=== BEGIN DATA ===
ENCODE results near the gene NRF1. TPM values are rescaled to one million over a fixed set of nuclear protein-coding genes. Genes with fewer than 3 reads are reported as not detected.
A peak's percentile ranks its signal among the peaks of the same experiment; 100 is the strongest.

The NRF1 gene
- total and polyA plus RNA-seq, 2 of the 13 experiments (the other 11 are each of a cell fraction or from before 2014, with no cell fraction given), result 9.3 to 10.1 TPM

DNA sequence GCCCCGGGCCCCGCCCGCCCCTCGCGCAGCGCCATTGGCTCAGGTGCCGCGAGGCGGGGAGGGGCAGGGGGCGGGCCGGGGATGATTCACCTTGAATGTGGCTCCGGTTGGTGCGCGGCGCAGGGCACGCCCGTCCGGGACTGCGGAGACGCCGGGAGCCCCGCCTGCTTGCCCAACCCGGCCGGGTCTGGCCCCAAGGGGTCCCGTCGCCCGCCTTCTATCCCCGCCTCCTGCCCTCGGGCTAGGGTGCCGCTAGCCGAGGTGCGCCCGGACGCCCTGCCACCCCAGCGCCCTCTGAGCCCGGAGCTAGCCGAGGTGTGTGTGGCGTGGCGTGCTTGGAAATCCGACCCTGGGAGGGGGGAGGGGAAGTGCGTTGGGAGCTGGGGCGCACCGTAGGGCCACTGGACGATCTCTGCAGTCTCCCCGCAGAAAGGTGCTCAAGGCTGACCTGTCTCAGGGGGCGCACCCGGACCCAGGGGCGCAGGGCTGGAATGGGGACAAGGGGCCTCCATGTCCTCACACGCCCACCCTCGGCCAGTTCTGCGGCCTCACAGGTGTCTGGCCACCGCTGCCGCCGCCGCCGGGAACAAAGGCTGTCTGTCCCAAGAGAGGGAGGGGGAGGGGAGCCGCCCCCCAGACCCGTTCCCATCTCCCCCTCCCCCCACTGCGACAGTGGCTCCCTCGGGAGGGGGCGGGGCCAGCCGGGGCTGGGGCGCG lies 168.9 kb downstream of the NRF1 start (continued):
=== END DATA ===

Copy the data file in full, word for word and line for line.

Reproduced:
ENCODE results near the gene NRF1. TPM values are rescaled to one million over a fixed set of nuclear protein-coding genes. Genes with fewer than 3 reads are reported as not detected.
A peak's percentile ranks its signal among the peaks of the same experiment; 100 is the strongest.

The NRF1 gene
- total and polyA plus RNA-seq, 2 of the 13 experiments (the other 11 are each of a cell fraction or from before 2014, with no cell fraction given), result 9.3 to 10.1 TPM

DNA sequence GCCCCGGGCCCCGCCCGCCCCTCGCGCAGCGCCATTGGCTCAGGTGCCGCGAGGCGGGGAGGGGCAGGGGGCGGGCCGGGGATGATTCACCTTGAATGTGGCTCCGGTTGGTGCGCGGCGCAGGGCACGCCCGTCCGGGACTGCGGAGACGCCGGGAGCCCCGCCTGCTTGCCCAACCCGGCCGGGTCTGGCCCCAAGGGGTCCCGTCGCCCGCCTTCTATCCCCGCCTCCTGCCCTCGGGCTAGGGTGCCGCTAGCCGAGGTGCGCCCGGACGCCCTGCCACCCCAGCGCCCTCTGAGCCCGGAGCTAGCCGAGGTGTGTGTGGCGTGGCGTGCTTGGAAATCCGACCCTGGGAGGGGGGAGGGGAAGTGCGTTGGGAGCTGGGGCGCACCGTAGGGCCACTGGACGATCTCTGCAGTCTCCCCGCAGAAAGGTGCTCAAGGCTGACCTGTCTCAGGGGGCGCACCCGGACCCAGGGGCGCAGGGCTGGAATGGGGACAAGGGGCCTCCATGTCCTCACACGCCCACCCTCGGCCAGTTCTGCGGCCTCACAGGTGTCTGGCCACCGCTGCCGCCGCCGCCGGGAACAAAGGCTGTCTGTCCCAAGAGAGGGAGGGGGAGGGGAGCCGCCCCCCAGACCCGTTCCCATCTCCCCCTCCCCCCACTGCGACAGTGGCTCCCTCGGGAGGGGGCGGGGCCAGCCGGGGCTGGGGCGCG lies 168.9 kb downstream of the NRF1 start (continued):